In the eighteenth century, according to Fesko, the doctrine of the covenant of works began to wane within Reformed circles, even while being upheld by theologians like Thomas Boston. The criticisms of the covenant of works became more pronounced in the nineteenth century, and Fesko explores the theological and methodological shifts that lay behind the criticisms levelled against it by John Eagleton, David Russell, and John Kelly. In the midst of the destabilization of theology in the nineteenth century, John Colquhoun continued to hold up a robust assertion of the covenant of works and persisted with the theological methods and overall theological perspective that had characterized the Reformed orthodox in previous centuries.

In the twentieth century, rejection of the doctrine (and the theological method and assumptions surrounding it) became robustly planted in the Reformed tradition through the criticisms of Karl Barth, John Murray, and Herman Hoeksema. Even modern advocates of the covenant of works like Meredith Kline and O. Palmer Robertson upheld the doctrine while broadly neglecting the discussions and nuances that were worked out by Reformed theologians in the previous centuries. Fesko critiques some of the recent proponents of the doctrine for adopting a “biblicist methology” in their theological approach (211). Geerhardus Vos and Herman Bavinck stand out as twentieth-century advocates of the doctrine who engaged with both historical theology and with careful scriptural exegesis. Given the interconnectedness of theological doctrines, the discussion of the covenant of works is shown by Fesko in its bearings on a whole variety of other doctrines. Click To Tweet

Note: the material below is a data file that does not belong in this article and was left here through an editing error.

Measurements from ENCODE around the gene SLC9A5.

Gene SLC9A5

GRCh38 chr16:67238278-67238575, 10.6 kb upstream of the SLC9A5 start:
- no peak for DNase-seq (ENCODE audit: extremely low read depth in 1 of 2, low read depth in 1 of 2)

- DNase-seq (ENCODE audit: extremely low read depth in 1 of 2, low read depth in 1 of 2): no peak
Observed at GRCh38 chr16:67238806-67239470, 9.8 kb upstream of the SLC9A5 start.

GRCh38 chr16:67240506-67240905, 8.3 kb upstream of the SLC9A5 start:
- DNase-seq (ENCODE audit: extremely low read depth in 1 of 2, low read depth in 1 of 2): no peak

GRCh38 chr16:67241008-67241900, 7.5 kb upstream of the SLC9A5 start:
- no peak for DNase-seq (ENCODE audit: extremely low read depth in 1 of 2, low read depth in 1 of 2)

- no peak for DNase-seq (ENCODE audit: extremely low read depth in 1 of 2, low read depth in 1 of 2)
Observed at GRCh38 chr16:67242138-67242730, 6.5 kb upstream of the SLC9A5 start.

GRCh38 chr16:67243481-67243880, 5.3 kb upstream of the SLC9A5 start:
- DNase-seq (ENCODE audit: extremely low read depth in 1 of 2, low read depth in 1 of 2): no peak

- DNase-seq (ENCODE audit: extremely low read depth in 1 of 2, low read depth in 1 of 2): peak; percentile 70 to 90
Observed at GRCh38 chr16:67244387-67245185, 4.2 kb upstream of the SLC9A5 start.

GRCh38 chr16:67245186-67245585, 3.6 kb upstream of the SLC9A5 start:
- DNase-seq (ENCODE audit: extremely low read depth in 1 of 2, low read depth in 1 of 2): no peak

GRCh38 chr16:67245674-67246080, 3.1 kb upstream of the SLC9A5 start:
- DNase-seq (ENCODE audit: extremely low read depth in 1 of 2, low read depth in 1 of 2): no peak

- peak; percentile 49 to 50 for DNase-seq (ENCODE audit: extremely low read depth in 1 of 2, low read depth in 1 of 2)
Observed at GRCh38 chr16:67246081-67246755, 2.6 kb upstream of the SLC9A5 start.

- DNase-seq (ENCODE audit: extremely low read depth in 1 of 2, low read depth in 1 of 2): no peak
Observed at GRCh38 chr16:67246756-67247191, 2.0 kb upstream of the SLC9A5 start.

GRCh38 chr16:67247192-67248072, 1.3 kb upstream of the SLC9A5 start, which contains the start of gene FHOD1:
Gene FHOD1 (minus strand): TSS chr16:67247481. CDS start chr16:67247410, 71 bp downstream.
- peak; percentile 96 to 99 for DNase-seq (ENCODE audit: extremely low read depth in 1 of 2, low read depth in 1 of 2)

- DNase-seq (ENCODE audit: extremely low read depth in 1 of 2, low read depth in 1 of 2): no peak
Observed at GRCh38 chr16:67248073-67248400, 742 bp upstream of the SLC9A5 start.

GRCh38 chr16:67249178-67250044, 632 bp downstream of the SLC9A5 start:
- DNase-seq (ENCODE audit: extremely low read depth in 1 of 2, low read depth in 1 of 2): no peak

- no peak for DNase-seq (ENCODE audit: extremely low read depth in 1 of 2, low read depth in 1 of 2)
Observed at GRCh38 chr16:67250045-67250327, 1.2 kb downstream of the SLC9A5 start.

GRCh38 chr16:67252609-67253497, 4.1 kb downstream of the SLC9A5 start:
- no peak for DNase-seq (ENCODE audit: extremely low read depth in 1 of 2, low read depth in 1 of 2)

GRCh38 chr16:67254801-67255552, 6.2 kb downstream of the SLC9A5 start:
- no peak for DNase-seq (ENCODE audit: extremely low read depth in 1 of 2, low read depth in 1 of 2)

In addition to his survey of the development and rejection of the covenant of works, Fesko analyzes the causes of the doctrine’s rejection. He places blame on the neglect of the historical-theological tradition that wrestled with the doctrine in the early modern period. Critical methods of biblical interpretation, philosophical shifts, negative assessments of scholasticism, a biblicist approach to theology, and the rejection of reasoning for doctrines based on “a good and necessary consequence” from Scripture are all further reasons for the doctrine’s abandonment. Theologians have not properly understood how the covenant of works relates to the doctrine of God’s love, theology proper, anthropology, Christology, soteriology, and eschatology, in addition to the more immediate doctrines of imputation and justification. Fesko quotes Wilhelmus à Brakel to underscore the doctrine’s importance: “Whoever errs here or denies the existence of the covenant of works will not understand the covenant of grace, and will readily err concerning the mediatorship of the Lord Jesus. Such a person will readily deny that Christ by his active obedience has merited a right to eternal life for the elect” (215).

Fesko’s The Covenant of Works is quite simply a masterpiece, reminiscent of the method, breadth, and approach of Richard Muller’s Post-Reformation Reformed Dogmatics. He carefully handles and exposits a wide range of sources on the topic, allowing the nuances of the doctrinal discussions and the peculiarities of each perspective to speak for themselves. The progress of the doctrine’s development and decline are laid out in clear and well-organized way. Given the interconnectedness of theological doctrines, the discussion of the covenant of works is shown by Fesko in its bearings on a whole variety of other doctrines. Some of the connections made are surprising and helpful, and Fesko’s side comments on theological methodology are important as well. Put simply, this book represents historical theology done at its very best on an important and very misunderstood doctrine. It deserves to be widely read and carefully considered.

Gary Steward

Gary Steward (Ph.D., The Southern Baptist Theological Seminary) is an Associate Professor of History at Colorado Christian University and a book review editor for Credo. His newest book, published by Oxford University Press, is entitled: Justifying Revolution: The American Clergy’s Argument for Political Resistance, 1750–1776.